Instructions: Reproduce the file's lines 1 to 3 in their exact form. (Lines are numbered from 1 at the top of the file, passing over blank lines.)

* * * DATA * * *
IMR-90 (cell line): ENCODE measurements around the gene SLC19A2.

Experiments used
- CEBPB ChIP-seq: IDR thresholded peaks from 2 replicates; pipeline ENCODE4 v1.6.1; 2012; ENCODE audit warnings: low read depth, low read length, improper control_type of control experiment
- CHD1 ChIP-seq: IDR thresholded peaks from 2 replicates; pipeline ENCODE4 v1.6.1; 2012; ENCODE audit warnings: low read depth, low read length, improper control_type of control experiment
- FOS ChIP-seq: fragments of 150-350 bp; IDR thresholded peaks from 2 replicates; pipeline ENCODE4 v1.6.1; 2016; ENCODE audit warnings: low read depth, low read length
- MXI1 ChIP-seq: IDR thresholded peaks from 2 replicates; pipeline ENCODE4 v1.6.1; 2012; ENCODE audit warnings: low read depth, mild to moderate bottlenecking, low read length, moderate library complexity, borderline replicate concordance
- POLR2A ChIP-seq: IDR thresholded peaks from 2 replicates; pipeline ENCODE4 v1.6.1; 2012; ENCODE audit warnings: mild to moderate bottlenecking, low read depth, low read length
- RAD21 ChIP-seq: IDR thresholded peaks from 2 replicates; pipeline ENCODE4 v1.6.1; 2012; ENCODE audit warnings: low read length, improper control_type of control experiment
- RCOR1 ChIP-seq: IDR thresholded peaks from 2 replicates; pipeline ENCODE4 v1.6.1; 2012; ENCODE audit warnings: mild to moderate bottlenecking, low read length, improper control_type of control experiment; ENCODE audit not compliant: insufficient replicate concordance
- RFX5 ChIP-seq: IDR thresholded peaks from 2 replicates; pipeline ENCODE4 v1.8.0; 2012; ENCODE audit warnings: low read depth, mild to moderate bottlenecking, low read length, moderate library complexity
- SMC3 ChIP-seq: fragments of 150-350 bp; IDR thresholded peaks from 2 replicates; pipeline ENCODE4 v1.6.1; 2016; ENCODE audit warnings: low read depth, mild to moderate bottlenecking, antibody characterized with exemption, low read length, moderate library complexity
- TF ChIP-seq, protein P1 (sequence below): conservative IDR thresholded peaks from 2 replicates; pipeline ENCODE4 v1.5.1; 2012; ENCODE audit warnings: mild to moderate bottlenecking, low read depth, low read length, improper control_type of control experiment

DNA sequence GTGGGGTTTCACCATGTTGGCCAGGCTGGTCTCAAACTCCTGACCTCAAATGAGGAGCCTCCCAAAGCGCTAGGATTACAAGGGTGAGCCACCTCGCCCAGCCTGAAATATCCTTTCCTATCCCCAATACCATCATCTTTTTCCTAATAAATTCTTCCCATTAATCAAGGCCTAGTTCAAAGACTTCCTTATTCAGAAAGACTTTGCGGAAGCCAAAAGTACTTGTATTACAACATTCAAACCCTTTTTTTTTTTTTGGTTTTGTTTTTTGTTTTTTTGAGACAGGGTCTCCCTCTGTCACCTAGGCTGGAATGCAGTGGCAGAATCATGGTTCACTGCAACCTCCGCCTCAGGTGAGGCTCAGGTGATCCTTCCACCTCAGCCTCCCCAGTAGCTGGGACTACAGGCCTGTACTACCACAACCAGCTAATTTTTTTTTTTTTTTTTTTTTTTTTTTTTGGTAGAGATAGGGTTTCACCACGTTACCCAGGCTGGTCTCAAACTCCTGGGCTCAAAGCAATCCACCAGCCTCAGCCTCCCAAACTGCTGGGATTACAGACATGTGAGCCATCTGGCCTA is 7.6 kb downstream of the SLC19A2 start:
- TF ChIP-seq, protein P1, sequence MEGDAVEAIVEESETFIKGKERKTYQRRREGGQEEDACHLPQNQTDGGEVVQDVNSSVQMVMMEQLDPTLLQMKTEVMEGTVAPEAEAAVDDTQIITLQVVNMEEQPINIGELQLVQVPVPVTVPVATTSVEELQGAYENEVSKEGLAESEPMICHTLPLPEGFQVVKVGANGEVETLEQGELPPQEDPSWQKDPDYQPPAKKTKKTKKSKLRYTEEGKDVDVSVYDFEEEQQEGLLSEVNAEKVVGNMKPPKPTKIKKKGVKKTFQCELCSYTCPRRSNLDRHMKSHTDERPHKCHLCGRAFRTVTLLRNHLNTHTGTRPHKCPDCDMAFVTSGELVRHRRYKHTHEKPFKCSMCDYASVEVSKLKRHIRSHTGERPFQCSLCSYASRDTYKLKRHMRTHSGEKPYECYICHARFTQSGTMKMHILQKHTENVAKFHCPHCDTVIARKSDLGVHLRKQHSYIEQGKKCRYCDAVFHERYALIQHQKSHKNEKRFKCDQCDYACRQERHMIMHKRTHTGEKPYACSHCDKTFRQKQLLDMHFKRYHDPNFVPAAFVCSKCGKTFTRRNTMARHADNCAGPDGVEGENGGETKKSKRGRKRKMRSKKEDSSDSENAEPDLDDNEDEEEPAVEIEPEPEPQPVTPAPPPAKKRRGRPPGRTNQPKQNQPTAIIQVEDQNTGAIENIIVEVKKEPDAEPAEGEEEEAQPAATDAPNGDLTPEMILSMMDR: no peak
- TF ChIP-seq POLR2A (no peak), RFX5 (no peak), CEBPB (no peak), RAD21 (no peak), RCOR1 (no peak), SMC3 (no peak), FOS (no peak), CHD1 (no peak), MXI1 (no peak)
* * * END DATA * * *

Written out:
IMR-90 (cell line): ENCODE measurements around the gene SLC19A2.

Experiments used
- CEBPB ChIP-seq: IDR thresholded peaks from 2 replicates; pipeline ENCODE4 v1.6.1; 2012; ENCODE audit warnings: low read depth, low read length, improper control_type of control experiment